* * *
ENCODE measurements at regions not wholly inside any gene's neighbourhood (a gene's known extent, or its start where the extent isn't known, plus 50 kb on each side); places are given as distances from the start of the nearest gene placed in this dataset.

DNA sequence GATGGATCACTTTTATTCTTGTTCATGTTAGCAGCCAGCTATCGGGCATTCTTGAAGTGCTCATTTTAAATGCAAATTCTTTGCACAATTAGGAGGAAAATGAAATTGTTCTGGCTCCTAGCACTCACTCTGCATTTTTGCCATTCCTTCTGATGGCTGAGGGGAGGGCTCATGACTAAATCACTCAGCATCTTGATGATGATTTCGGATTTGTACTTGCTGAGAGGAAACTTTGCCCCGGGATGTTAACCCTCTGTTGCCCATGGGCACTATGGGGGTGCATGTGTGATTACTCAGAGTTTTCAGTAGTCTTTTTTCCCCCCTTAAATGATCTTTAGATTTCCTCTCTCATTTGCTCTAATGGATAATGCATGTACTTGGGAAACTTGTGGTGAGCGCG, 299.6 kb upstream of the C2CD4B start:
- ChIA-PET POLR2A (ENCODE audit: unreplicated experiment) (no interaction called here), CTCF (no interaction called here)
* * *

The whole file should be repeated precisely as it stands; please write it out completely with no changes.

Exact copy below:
ENCODE measurements at regions not wholly inside any gene's neighbourhood (a gene's known extent, or its start where the extent isn't known, plus 50 kb on each side); places are given as distances from the start of the nearest gene placed in this dataset.

DNA sequence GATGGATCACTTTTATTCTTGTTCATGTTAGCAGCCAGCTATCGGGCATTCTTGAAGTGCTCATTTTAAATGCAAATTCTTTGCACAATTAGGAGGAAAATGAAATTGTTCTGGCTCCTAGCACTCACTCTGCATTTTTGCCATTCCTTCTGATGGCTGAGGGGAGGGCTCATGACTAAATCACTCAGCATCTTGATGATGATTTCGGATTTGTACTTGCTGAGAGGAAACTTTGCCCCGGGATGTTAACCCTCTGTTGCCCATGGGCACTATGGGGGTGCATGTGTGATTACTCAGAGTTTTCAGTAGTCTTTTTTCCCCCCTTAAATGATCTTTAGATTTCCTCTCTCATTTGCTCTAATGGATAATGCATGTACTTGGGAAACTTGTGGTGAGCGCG, 299.6 kb upstream of the C2CD4B start:
- ChIA-PET POLR2A (ENCODE audit: unreplicated experiment) (no interaction called here), CTCF (no interaction called here)